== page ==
Today’s miles: 18.5
Miles to date: 223
It rains off and on through the night, but if there are more actual storms, I’m too sleepy to notice them. In the morning everything is a deep wet cold, the worst kind of cold. The sky is grey-white, no hint of sun or blue. I carefully stow my dry sleep gear, worried I may not have a chance to dry it in the sun today, and bravely put on my cold, rain-soaked hiking clothes.
Meanwhile, Dad Jokes has built a campfire and when I emerge from my tent, everyone is crowded around it, warming up and drying their clothes. We watch the steam coming off our clothes, watch the skies for hints of blue. Someone asks Snotfish how the lightning storm was for her. The reply: “My sphincter was very tight.” Whiz and Cowboy finally hike out, but the rest of us delay, unwilling to leave the fire. I pack up, filter water, eat breakfast, and still keep coming back to the smoldering embers for a little warmth. Finally Sultry Bear sees blue sky and I take it as a cue to go. It’s after 9am — a very late start.
The climb out of the lake site feels incredibly hard. My body is tired and it takes me forever to finish ascending. All morning there are steep uphills and steep downhills. I have to drag myself through the uphills especially. I plan to take lunch at a dirt road crossing, but find some of my folks finishing lunch in a burn area a mile earlier. I sit, eat quickly, and try to get back on trail to make up time from my slow morning. Cowboy, DJ, and Foxy plan to hitch into Lincoln from the highway near our planned campsite, just to get dinner and then hitch back. I don’t think I can get to the highway fast enough, and the energy required to hitch there and back feels too great — I’d rather lie down at camp.
I cross the dirt road and begin a long, very steep uphill. I put on an audiobook (The Sun is a Compass, by Caroline Van Hemert) and take it one section at a time. The worst is so steep I have to hike on my toes on scree and choke way up on my trekking poles. But the book really does help. At the top, finally, I follow a few cairns downhill until I hit my next water source, a spring with crisp cold water just to the side of the trail. There are four trail maintenance folks there when I arrive: a Forest Service employee, a Montana Conservation Corps employee, and two college students doing summer jobs with MCC. They just set up their base camp for nine days of work and are filling huge plastic containers with water to lug back there. I chat with them while I filter water and eat a snack, and eventually Sultry joins us. They offer a very promising weather report, for which I am deeply grateful. Watered and fed, I head out for my last three uphills of the day.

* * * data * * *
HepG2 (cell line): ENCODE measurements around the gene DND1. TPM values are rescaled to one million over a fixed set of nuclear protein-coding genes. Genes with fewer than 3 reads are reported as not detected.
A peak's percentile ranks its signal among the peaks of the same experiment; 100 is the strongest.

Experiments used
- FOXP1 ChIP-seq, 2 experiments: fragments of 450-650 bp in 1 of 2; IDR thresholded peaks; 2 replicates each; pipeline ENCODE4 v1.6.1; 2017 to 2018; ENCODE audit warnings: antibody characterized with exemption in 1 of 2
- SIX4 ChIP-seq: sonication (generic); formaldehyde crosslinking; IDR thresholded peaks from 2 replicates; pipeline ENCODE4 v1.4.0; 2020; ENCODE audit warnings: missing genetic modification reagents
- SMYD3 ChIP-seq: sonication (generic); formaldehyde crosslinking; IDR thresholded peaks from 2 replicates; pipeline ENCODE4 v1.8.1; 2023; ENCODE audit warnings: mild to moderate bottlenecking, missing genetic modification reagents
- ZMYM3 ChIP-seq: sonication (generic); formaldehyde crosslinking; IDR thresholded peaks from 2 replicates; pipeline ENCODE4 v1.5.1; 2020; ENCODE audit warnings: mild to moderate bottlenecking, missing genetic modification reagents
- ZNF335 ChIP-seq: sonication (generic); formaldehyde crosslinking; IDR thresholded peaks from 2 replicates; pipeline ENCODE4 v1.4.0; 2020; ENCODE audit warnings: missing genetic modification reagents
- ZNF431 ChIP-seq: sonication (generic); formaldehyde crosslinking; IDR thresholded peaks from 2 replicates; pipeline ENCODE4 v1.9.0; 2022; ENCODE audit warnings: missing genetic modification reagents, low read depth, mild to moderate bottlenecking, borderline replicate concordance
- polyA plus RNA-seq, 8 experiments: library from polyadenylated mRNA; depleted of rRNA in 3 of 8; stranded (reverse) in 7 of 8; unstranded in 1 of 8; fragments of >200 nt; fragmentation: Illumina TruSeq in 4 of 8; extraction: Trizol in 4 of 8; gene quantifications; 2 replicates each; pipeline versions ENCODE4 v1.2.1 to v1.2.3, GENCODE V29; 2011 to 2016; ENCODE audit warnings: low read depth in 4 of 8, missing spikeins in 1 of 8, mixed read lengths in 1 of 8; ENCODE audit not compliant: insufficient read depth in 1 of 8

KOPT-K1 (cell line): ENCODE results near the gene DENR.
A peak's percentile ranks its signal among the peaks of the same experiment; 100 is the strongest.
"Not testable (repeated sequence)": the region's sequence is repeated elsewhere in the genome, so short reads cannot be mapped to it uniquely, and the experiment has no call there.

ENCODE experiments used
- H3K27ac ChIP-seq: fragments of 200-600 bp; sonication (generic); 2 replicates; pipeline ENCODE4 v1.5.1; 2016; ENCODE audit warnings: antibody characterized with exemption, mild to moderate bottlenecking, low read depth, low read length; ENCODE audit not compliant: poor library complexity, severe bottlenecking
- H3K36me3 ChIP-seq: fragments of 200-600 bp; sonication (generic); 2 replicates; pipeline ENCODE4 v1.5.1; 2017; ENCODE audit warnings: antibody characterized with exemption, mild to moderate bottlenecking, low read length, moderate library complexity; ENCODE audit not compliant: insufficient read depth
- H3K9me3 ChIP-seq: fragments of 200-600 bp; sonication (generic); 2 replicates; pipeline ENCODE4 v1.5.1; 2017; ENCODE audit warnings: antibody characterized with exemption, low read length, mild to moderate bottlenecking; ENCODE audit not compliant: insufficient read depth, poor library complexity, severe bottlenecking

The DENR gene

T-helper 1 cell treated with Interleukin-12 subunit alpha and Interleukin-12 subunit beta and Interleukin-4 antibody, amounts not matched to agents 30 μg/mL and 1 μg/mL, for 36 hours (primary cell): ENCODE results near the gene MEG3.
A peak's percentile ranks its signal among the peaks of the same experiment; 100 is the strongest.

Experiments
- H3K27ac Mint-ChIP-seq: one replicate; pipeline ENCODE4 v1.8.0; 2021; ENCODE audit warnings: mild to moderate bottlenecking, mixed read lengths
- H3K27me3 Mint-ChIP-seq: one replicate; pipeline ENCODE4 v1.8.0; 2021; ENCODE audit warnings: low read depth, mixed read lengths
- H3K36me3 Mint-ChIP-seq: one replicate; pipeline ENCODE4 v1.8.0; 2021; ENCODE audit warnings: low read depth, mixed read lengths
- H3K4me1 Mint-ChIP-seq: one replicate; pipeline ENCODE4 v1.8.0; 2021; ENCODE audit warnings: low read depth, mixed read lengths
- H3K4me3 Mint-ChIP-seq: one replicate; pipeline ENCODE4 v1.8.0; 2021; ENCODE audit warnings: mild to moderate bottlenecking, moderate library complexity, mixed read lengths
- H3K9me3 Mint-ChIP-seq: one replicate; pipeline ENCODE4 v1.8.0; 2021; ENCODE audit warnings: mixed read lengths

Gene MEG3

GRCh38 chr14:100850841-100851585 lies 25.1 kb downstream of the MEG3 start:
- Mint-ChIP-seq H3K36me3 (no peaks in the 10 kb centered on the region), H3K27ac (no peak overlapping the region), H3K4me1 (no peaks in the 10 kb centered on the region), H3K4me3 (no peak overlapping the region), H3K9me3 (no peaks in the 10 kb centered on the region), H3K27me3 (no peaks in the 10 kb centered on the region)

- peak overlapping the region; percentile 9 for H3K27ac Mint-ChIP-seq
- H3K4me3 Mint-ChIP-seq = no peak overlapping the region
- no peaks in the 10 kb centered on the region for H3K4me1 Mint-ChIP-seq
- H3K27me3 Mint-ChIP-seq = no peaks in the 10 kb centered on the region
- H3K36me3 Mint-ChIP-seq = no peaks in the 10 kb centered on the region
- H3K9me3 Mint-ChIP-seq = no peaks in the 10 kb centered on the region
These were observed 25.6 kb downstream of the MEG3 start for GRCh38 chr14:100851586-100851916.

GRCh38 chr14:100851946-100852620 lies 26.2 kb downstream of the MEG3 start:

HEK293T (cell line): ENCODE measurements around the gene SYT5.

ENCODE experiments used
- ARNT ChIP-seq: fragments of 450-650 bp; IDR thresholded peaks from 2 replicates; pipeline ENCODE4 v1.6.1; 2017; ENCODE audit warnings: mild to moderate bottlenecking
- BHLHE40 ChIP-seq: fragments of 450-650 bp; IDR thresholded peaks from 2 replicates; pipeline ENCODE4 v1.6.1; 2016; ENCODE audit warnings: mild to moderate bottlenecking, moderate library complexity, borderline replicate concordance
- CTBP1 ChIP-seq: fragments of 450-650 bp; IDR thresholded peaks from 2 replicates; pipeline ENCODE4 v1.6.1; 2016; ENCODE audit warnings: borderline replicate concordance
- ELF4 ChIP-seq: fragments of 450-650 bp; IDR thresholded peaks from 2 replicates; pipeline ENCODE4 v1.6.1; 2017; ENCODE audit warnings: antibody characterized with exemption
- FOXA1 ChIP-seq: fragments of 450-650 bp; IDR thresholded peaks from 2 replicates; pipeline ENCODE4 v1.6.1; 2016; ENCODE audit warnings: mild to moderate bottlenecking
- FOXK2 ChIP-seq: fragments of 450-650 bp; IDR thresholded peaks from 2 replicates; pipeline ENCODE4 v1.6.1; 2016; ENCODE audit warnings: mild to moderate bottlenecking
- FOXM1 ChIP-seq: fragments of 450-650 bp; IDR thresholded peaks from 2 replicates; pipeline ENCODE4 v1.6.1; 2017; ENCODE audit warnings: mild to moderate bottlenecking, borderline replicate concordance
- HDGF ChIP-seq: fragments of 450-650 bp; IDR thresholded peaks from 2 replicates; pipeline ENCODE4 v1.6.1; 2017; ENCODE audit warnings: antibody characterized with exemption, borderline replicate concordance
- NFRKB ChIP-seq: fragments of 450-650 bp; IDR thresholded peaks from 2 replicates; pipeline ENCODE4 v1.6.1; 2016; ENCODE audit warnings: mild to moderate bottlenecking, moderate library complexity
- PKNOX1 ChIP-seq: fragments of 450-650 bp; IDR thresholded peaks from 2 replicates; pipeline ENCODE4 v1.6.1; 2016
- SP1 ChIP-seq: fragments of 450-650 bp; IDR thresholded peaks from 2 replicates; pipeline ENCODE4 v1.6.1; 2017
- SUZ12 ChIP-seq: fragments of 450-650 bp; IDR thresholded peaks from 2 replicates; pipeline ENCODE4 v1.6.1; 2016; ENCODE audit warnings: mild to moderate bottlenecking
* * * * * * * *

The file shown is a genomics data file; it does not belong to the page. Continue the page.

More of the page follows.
I cross a wide saddle in big gusts of wind to start the first ascent, which doesn’t feel too tough except that the sun is baking me. There’s a long, steep, scree-filled downhill that requires me to constantly brake with each step. I can look out from here and see the trail ahead for miles: down and across another windy meadow, past a yurt apparently owned by folks from a wildlife research group, then up again. It is this uphill that almost breaks me, in searing heat as I climb on the balls of my feet again. Hard to believe I was shivering in camp all morning. I take many breaks, any time I can find a hint of shade. Down a bit and then the last climb, which is remarkably reasonable. When I crest the top I feel exhausted but triumphant. My lips are chapped and cracked from the wind and direct sun. I pound downhill the last mile to Rogers Pass, where the trail crosses Highway 200. While waiting for Sultry Bear to arrive, I text Whiz — they did hitch to Lincoln, but as I predicted I’m more interested in sleep than town food today. Sultry and I set up near the trees up above the highway just a bit, soon joined by Dad Jokes, Snotfish, and Redbeard. Redbeard is probably getting off trail tomorrow, and I’m a little sad because he seems cool and I barely got to know him. We eat, I text Cyn, and then I retreat to my tent to deal with the two new blisters today’s miles created. The other four return just as I’m snuggling into my quilt, and I drift off to the sounds of their light conversation and nighttime camp tasks.